An Open Letter to Minister Lenn Eugene Nagbe on the Exclusion of the Civil Society in the Fight on COVID-19
Dear Minister Nagbe:
The National Civil Society Council of Liberia (NCSCL) would have me convey its profound compliments to you in particular and the Incident Management Team in general as you lead the national response against COVID-19 in Liberia. At the same time, however, as the general coordinator of the civil society landscape in Liberia, our attention has been drawn to the latest press release issued in Monrovia on 14 April, 2020 by the Ministry of Information, Culture and Tourism (MICAT), concerning the stay-home measures announced by the Government of Liberia.
Particular spotlight is placed on paragraph two (sentences two and three) in which you indicated that “Going forward, only health workers and their support staff, accredited journalists on duty, members of the House of Representatives, Senate and Judiciary will be exempted. All other persons, including other officials of Government in the street after 3pm will be in violation of the law.”
Hon. Minister, while we acknowledge the good intention of the Government to proceed meticulously in the fight against COVID-19, the virus that is briskly devastating the globe, we consider that based on paragraph two (sentences two and three) of your release of 14 April 2020, the Government has already excluded the Civil Society Movement from the fight. We cannot second guess whether or not this exclusion was an oversight on the part of the Government. However, what we do know is that this will certainly create an excluded middle between the Government and those at the grassroots level insofar as the fight on COVID-19 is concerned; remember, the Civil Society Movement has always created the missing links and critical safeguards between the Government and the people of Liberia. To this effect, your exclusion of the civil society automatically disconnects the Government and the people of grassroots communities because that ideal synergy nurtured by CSOs is now lacking.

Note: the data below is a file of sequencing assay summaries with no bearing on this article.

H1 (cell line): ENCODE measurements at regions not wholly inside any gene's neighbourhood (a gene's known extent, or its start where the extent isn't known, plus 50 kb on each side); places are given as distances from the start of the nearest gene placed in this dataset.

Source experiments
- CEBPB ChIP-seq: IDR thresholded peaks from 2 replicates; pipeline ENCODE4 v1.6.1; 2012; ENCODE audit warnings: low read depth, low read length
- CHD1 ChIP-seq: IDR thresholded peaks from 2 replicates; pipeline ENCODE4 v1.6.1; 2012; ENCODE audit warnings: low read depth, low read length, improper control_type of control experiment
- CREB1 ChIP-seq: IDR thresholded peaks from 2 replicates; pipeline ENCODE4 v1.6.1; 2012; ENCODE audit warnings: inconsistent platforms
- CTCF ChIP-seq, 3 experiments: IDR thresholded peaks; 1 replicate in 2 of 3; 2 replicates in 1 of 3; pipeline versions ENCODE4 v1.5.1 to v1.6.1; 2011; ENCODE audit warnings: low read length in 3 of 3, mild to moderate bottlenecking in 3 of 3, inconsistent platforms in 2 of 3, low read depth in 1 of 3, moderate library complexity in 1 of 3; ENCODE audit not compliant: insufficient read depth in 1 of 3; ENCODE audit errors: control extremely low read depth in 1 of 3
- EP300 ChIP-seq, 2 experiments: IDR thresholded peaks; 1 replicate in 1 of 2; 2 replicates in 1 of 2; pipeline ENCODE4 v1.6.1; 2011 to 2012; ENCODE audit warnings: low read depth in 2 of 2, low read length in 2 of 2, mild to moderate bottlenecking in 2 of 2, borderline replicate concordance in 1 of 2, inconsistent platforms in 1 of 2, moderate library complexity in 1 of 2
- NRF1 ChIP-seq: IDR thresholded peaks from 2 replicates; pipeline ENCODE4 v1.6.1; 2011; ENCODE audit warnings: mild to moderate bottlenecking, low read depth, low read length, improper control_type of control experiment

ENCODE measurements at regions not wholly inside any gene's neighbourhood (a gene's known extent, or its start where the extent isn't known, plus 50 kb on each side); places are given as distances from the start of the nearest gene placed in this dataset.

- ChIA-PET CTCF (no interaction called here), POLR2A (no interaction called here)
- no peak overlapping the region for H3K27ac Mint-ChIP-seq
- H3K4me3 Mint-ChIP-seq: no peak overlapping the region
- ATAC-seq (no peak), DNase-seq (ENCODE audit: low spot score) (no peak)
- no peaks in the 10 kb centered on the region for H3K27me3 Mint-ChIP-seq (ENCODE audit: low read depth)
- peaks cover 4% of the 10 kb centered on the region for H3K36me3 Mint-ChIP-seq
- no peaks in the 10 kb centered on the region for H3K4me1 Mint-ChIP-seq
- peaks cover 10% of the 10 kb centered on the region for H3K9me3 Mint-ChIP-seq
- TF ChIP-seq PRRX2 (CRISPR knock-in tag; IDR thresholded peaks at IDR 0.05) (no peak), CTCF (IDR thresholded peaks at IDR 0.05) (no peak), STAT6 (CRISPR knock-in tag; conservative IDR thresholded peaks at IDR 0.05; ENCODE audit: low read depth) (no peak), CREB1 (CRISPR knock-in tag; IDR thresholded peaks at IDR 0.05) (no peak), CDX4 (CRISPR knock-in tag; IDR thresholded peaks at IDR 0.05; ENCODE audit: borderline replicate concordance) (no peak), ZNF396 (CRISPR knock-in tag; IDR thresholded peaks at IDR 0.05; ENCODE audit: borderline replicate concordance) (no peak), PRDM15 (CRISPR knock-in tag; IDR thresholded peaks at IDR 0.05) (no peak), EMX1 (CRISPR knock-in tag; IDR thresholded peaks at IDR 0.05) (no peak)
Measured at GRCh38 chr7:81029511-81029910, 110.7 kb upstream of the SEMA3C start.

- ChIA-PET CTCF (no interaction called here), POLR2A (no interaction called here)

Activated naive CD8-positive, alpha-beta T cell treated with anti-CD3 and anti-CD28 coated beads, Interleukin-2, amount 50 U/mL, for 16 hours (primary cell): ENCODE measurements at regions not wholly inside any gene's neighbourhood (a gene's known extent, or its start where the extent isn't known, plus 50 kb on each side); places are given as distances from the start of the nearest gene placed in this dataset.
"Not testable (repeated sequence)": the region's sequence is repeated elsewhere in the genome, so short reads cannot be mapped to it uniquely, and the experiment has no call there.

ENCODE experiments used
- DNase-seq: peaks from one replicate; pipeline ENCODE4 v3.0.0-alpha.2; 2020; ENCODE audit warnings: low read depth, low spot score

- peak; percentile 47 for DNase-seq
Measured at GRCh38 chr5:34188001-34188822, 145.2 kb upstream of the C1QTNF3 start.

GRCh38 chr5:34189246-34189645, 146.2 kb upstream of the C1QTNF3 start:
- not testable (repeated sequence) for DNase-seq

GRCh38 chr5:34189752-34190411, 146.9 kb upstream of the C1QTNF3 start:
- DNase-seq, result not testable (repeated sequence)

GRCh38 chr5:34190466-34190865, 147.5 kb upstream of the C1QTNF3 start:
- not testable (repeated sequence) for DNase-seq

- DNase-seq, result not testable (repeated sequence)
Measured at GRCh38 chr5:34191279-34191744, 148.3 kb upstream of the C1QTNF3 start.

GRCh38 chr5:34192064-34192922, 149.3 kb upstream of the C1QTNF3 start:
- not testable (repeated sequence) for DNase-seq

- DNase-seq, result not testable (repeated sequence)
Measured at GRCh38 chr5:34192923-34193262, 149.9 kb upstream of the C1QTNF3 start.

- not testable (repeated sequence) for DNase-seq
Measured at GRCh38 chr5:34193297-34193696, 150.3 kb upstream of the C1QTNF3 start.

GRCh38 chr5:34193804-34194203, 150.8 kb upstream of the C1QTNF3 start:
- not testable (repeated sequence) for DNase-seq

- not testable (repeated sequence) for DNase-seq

Additionally, there are human rights issues arising from the implementation of the stay-home measure announced under the State of Emergency. When you exclude the Civil Society Movement as you have already done, it signals misinterpretations not only within the body politics but amongst international partners and key stakeholders about Government’s real intention in enforcing its orders. Is it that the Government does not want us helping them checkmate excesses associated with the fight? What about areas of social mobilization, community sensitization and awareness on key messages that would help our people win the war on COVID-19; is the Government asking us to disengage and leave this to it exclusively?
Already, a number of CSOs are involved in mobilizing and distributing anti-Coronavirus materials such as disinfectants, faucet buckets, sets of hand gloves, cartoons of soap and locally made facial masks in Montserrado, Margibi, Grand Bassa and Sinoe Counties. Others are involved with social mobilization, thereby harnessing grassroots support against COVID-19 and spreading sensitization and awareness amongst local people about how to stay safe from the virus across the country. Instead of leveraging on all these opportunities, the government has decided to exclude the Civil Society Movement. Is this not an irony?
To all intents and purposes, if due care is not taken to the effect of the inclusion of key partners and stakeholders including the Civil Society Movement, the lock down measure could create more harm than good and could open a floodgate for wider danger of unimaginable consequences.
We will most certainly appreciate your expeditious response to these concerns.
Loretta Alethea Pope-Kai (Mrs.)
See original copy of letter here